Members' bottle share: CASC, Aberdeen

CASC bar, 7 Stirling Street, Aberdeen, AB11 6ND


CASC is one of my favourite Aberdeen bars, not only because of its fantastic selection of beers, whiskies and artisanal coffee (not to mention the fully-stocked humidor, if that’s your thing) but also because I associate it with enjoyably raucous nights out. Founded in 2013, it’s unpretentious, welcoming and has a great atmosphere, making it the perfect venue for this month’s member’s bottle share.

We get off to a slightly rocky start when I think I’ve been stood up; 7:30pm comes and goes, and I sit on my own at the large reserved table, wondering if I’d put the wrong details on the invitation. It’s like my 8th birthday party all over again, and this time there won’t even be a cake. Fortunately though, it turns out that almost everyone else in the bar is a Beer52 member waiting for some sort of signal from me that the tasting has begun. People up here are far too polite.

Finally ready to begin, we kick off proceedings with Stone Brewing’s White Ghost, a Berliner Weisse created by the brewery’s ill-fated Berlin operation. It’s still a great beer. As it happens, CASC is hosting a Stone tap takeover this evening, and Joe from James Clay has come along to answer any questions on behalf of the brewery, so I hand over the reins to introduce this one. To be clear, this wasn’t planned at all – CASC is just that kind of bar.

“It’s really clean,” says Maga. “I like it – it’s sour but in a refreshing way.”

Kirk agrees: “I like the fact that they’ve not packed it with fruit and spices. I went to a café in Berlin and their Berliner Weisse was low ABV and they dumped a load of raspberry fruit syrup in it at the bar. It wasn’t great.”

Next up is Brewer’s Bridge, a collaboration between the legendary Brasserie Dupont and Allagash in Portland Maine.

Only the second collaboration in Dupont’s history, Brewer’s Bridge has tonnes of peppery Belgian yeast spice and a very creamy mouthful, with light playful carbonation

Kirk is immediately impressed: “It’s 6%, but you wouldn’t know it,” he says. ”I find that with a lot of Belgian beers – you just don’t realise how strong what you’re drinking is.”

Carlos concurrs: “It’s a nice choice. I really like the peppery yeast character. It’s definitely a beer you’d want to drink slowly. When I went to Portland in 2007, the scene wasn’t really anything special. People were more into Bud Light. So to see Allagash now collaborating with Dupont just shows how quickly has things can move on.”

We switch from keg to bottle at this point, as I’ve picked up a few all-Scottish brews that caught my fancy at Westhill Service Station (see page 43). First up, Brew Toon is a relatively new local brewery, claiming to be the most easterly in the United Kingdom, and who am I to argue with that? Its Raspberry Carbonade cream ale promises fresh local raspberries paired with citrus hop notes and a soft, smooth cream ale finish, so let’s see.

“The raspberry aroma is incredible, as soon it’s poured,” says Maga. “If anything, it’s not quite as strong when you taste it, but it’s still very well balanced – the fruit isn’t too strong for the hops.

Gavin’s not hugely impressed though: “Maybe it’s because it’s quite a sweet beer anyway, but the raspberry tastes quite artificial. It doesn’t have the sharpness of fresh raspberry - more like raspberry sweets.”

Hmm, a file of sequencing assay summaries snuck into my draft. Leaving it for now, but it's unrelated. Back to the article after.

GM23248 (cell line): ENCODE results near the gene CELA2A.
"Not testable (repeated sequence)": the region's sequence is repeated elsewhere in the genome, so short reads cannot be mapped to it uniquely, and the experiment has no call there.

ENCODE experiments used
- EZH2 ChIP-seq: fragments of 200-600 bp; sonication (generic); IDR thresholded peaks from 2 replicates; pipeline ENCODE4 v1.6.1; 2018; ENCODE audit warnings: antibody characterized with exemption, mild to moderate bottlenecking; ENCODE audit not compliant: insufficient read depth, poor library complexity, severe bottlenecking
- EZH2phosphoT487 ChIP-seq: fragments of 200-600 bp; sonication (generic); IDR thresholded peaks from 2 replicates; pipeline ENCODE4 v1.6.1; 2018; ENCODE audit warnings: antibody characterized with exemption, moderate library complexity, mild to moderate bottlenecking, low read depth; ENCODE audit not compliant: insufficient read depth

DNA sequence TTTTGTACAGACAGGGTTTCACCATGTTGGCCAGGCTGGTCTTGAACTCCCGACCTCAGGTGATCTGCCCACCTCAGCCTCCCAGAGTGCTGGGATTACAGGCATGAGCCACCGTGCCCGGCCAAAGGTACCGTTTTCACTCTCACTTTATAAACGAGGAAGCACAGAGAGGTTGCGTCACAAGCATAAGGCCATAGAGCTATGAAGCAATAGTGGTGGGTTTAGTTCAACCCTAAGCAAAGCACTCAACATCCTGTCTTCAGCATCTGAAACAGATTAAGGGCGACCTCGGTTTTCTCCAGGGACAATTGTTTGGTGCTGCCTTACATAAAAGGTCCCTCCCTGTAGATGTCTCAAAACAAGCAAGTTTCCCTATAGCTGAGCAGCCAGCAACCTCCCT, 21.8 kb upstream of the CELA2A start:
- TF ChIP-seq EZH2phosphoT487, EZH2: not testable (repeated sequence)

Carbonated with nitrogen (nitrogenated?) this beer has a special pouring technique, which results in a thick, creamy head and super-smooth mouthfeel.

Rufus: “It’s weird, but good! It feels a lot thicker than a normal beer, which I guess is a combination of the nitrogen and the lactose.”

Next, I’ve stashed away a couple of big bottles of Overworks’ Cosmic Cherry Crush. Brewdog’s sour beer enterprise raised eyebrows when it was first announced, but I’ve been impressed by everything I’ve tried from it so far. Aged in Italian red wine barrels, this kreiky number claims juicy cherries, brett funk and mouth-watering sourness. I’m keen to know whether our members agree.

“This is my favourite of the night so far,” says Kirk. “It’s not a one-dimensional sourness – there’s a bit of brett wet straw and all the sweetness is fermented out of the cherries, so it leaves this dry, tannin feel.”

The dryness has put Gavin off though: “I can see it’s an impressive beer and there’s loads going on, but I’m not particularly enjoying drinking it! I don’t know how to feel about that.”

Finally, because it’s a week night and we all really need to get home, I’ve included a beer that is almost guaranteed to end your evening (albeit on a high note). Fierce Beer’s Moose Mousse has always been a great stout, so the release of its Very Big Moose imperial strength version was met with understandable applause. Since then, the brewery has been releasing regular riffs on this theme, each seemingly better than the last, and tonight we have three large cans of Bourbon-aged VBM. Anticipation is high.

“That’s really cool,” says Maga. “You can really taste the bourbon.”

Carlos agrees: “Yes, all those bourbon notes are there: coconut, vanilla, caramel…”

At 12% ABV though, this is a beer you know you’re drinking.

“I’ve got to be up at 7am tomorrow, so I hope I sleep well tonight, assuming I can still find my way home,” says Rufus.

I’ve been sipping sample measures all night and am still a little fuzzy, so I hope the gang feel they’ve got good value coming out on this cold and drizzly Aberdonian night. As ever, it’s been a real pleasure sharing some knock-out beers with some new friends, and I soddenly vow to return to Aberdeen soon.

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